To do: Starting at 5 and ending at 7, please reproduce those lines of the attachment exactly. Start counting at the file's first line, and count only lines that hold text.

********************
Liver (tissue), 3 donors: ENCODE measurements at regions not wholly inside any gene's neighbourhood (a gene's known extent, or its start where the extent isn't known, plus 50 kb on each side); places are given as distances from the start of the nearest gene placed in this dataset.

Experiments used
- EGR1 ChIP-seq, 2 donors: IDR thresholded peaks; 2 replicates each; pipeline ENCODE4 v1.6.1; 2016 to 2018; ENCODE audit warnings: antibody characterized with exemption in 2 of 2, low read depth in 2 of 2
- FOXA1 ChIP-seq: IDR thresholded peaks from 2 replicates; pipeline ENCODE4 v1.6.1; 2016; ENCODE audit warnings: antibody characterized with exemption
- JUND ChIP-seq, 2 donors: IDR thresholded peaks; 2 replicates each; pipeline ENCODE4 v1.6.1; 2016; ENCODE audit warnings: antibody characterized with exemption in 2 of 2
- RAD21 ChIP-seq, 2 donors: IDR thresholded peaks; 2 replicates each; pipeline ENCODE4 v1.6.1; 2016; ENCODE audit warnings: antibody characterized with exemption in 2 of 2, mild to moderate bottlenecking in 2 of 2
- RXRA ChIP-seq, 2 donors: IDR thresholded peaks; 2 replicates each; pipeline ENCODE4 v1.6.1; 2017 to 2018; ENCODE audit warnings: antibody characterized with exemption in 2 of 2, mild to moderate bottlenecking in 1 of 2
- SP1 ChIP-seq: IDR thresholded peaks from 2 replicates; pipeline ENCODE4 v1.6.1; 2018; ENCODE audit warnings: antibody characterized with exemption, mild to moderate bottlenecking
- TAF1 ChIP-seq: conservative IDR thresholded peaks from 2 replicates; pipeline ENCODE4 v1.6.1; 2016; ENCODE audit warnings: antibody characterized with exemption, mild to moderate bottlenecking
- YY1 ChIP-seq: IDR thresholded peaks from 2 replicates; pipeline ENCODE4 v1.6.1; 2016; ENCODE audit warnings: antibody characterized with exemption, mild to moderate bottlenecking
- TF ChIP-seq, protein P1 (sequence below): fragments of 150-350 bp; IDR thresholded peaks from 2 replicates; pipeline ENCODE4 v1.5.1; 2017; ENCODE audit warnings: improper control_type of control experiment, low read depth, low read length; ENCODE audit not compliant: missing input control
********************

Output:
- JUND ChIP-seq, 2 donors: IDR thresholded peaks; 2 replicates each; pipeline ENCODE4 v1.6.1; 2016; ENCODE audit warnings: antibody characterized with exemption in 2 of 2
- RAD21 ChIP-seq, 2 donors: IDR thresholded peaks; 2 replicates each; pipeline ENCODE4 v1.6.1; 2016; ENCODE audit warnings: antibody characterized with exemption in 2 of 2, mild to moderate bottlenecking in 2 of 2
- RXRA ChIP-seq, 2 donors: IDR thresholded peaks; 2 replicates each; pipeline ENCODE4 v1.6.1; 2017 to 2018; ENCODE audit warnings: antibody characterized with exemption in 2 of 2, mild to moderate bottlenecking in 1 of 2